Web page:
CD4 T-cell responses to commensal bacteria in the gut

Richard Jefferys, TAG

There has been a lot of attention given recently to the role of gut CD4 T cell depletion in HIV pathogenesis. Surprisingly, very little is known about which antigens are targeted by gut CD4 T cells; at least one study has reported evidence of memory CD4 T cell responses to candida albicans (the fungus that causes thrush) but an absence of the typical memory responses against opportunistic pathogens (also called “recall responses”) found in the blood. [1]

More recently, gut HIV-specific CD4 T cell responses have been detected some elite controllers [2] and in HIV-infected individuals showing robust CD4 T cell recovery in the gut on antiretroviral therapy (this latter data was presented at CROI by Satya Dandekar. [3] Studies in mice have suggested that there are likely be CD4 T cell responses to commensal bacteria in the gut, but there is little research addressing this question in humans. In a new paper in press at Clinical Immunology, Rawleigh Howe and colleagues from Cara Wilson’s group at the University of Colorado describe their initial efforts to fill this knowledge gap. [4]

Using flow cytometric techniques, the researchers were able to detect the presence of CD4 T cells making interferon gamma in response to stimulation with several gut commensal bacteria species (Enterobacter, E. coli, Enterococcus species) as well as to the pathogen, Salmonella typhimurium. CD4 T cells making IL-17 – Th17 cells – were also detected but at a much lower frequency. Bacteria-specific CD4 T cell responses could also be detected in the blood but at significantly lower levels; the difference in magnitude between gut and blood ranged from 8.5 to 19.5 fold. When responses to all four bacterial antigens were summed, the median frequency of interferon gamma-producing CD4 T cells was 0.24% in the gut compared to 0.02% in blood.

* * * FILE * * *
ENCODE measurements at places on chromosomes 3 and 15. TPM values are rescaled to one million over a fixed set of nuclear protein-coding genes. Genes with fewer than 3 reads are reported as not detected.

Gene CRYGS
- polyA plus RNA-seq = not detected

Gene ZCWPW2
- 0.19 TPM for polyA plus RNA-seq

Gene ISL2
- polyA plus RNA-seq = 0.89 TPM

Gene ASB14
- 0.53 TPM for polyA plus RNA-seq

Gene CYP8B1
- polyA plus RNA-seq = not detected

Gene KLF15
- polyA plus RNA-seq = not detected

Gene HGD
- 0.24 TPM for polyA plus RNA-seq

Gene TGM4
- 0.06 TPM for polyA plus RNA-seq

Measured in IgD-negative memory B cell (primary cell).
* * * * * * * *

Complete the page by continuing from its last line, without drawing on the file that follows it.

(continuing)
The researchers suggest that the CD4 T cell responses revealed in this study play a role in containing bacteria in the gut under normal conditions. Such a role would be consistent with recent studies indicating that T cell depletion can lead to systemic dissemination of gut bacteria (microbial translocation). Another implication of the data is that people with HIV infection may have altered CD4 T cell reactivity to commensal bacteria, and Cara Wilson’s group is addressing this possibility in ongoing studies.

TAG Basic Science Weblog. (23 Feb 2009)


  2. vaccin/2009/01/muco.html
  3. =10652
  4. Howe R et al. Evidence for dendritic cell-dependent CD4+ T helper-1 type responses to commensal bacteria in normal human intestinal lamina propria. Clinical Immunology. doi:10.1016/j.clim.2008.12.003. Article in press.

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